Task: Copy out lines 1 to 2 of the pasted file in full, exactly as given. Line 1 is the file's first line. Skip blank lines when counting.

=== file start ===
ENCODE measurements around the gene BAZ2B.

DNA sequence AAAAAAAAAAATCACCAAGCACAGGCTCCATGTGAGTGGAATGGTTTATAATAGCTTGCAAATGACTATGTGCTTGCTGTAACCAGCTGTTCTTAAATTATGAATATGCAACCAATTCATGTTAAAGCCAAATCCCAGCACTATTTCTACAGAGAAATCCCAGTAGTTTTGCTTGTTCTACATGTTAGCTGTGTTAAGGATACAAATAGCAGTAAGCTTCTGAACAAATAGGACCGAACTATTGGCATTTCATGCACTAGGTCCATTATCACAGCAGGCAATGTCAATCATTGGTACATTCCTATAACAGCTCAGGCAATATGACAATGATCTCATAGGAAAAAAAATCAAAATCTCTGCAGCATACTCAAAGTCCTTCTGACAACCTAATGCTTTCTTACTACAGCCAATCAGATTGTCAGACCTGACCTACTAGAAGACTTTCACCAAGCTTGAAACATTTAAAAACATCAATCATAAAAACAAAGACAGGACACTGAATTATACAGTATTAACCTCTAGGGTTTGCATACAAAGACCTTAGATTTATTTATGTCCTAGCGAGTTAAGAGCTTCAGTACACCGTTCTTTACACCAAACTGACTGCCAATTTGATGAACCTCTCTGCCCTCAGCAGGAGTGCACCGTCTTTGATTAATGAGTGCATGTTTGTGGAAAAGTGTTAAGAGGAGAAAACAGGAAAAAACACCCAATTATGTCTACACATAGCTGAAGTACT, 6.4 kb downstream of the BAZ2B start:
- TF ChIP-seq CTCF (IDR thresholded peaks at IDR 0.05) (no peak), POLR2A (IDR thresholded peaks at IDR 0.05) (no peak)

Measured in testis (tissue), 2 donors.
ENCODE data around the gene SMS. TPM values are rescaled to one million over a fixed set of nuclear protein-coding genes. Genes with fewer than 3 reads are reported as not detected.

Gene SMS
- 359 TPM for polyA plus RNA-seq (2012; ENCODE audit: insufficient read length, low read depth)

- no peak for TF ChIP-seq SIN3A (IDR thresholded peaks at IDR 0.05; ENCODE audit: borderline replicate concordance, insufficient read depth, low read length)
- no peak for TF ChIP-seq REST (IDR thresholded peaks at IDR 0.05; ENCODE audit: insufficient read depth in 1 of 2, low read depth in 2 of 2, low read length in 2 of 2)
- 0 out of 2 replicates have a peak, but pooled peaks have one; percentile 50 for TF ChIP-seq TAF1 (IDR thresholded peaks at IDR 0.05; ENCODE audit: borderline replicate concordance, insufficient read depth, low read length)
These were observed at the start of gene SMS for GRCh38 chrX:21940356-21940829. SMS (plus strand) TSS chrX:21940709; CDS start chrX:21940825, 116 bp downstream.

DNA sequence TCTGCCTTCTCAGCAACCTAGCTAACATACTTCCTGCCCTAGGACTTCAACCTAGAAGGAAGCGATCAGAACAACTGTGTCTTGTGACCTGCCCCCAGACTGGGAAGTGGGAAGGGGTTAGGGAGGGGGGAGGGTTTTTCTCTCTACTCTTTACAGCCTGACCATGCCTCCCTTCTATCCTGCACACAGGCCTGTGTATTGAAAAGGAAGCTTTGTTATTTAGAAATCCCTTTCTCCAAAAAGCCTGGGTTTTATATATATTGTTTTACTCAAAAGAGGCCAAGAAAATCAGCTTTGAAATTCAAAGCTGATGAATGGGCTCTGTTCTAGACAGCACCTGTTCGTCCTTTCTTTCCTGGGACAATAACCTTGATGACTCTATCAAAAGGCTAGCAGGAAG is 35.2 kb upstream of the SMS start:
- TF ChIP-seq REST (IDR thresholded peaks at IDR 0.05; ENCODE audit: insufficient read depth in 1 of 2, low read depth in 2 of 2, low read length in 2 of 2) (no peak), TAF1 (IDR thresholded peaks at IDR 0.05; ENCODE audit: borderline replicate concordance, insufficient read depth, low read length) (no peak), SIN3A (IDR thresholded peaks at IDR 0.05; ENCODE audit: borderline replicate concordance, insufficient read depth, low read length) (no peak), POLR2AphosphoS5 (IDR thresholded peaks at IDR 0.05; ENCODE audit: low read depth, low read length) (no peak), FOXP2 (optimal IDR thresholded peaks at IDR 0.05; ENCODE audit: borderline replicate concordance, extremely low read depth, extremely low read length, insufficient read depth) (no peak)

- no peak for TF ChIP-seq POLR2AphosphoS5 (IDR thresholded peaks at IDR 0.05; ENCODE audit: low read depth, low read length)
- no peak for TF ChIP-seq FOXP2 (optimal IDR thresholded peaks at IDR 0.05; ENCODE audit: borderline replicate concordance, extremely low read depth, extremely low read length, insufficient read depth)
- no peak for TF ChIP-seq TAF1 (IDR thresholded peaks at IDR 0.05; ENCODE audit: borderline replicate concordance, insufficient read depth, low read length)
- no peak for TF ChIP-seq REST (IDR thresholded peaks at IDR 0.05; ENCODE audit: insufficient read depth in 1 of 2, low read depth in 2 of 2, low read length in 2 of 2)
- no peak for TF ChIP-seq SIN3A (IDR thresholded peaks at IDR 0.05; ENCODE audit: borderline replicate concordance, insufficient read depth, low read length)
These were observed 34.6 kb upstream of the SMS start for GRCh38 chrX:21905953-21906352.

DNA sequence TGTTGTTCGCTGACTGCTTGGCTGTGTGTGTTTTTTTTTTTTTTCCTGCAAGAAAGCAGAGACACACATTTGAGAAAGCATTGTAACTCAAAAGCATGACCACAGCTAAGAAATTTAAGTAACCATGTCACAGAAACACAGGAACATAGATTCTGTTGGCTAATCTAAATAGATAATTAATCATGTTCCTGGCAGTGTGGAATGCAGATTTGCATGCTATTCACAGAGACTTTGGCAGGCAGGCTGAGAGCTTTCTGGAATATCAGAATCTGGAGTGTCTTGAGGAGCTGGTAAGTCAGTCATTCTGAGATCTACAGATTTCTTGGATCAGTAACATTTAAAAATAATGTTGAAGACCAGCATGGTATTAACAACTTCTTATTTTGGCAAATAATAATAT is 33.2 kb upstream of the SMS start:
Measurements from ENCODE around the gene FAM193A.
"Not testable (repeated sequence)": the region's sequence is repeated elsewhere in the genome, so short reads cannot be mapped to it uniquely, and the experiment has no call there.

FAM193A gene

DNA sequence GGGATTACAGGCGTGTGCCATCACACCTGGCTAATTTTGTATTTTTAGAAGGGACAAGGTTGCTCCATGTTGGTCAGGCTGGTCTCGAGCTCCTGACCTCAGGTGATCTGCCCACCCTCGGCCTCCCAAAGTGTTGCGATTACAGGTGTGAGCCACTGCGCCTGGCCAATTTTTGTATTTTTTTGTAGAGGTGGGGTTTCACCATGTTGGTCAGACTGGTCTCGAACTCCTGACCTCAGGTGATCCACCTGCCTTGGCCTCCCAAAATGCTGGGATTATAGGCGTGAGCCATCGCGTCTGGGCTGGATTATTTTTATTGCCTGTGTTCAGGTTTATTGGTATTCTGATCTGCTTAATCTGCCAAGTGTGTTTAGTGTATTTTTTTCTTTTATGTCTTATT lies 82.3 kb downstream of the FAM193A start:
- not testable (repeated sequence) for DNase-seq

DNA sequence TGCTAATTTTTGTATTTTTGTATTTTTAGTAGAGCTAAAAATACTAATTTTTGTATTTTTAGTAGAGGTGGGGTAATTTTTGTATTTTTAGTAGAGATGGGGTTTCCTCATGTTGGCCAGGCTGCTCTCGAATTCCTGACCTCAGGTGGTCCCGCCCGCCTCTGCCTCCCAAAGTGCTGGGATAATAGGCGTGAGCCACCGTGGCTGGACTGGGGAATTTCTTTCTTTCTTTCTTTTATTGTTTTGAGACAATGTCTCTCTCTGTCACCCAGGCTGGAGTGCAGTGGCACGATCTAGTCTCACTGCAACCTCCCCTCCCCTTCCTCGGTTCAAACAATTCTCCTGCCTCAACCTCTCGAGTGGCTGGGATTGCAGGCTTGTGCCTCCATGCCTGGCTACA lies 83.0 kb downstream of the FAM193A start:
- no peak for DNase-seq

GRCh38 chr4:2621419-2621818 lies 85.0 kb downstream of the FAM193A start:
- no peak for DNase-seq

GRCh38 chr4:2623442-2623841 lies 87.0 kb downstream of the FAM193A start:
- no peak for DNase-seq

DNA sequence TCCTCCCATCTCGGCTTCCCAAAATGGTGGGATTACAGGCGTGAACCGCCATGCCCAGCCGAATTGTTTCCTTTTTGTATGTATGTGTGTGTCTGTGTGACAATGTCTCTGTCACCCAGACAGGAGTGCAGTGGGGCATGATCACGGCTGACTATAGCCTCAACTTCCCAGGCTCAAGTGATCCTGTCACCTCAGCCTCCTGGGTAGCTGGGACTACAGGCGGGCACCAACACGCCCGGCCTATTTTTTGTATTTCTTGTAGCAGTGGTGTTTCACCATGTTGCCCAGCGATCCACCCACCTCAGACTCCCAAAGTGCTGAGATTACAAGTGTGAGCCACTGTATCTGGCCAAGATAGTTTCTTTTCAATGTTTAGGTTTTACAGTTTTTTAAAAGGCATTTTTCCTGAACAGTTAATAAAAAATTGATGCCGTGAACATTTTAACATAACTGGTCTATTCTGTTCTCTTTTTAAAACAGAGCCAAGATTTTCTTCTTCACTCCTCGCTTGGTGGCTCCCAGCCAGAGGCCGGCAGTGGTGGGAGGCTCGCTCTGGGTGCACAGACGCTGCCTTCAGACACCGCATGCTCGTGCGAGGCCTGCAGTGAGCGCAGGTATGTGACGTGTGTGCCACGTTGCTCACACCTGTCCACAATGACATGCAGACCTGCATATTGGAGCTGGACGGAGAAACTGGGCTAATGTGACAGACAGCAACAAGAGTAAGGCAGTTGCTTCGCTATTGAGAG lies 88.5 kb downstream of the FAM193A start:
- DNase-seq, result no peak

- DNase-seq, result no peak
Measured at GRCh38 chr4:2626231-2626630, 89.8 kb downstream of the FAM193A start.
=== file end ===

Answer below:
ENCODE measurements around the gene BAZ2B.

DNA sequence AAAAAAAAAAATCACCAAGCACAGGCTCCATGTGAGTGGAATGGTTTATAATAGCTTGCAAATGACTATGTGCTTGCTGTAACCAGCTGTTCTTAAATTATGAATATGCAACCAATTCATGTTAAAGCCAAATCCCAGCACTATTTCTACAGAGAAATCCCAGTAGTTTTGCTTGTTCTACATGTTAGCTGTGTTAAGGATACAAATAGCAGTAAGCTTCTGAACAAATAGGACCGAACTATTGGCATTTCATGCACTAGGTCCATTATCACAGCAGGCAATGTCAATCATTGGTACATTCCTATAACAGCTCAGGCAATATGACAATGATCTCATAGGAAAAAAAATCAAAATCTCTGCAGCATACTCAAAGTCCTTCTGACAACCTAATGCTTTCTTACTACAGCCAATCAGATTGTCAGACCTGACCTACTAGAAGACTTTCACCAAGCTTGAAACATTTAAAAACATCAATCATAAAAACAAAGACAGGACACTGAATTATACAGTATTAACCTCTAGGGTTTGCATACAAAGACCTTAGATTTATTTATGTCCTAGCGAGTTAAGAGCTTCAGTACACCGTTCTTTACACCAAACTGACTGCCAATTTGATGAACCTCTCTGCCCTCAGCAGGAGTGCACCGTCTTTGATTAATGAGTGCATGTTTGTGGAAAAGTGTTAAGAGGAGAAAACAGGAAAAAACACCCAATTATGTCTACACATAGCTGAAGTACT, 6.4 kb downstream of the BAZ2B start: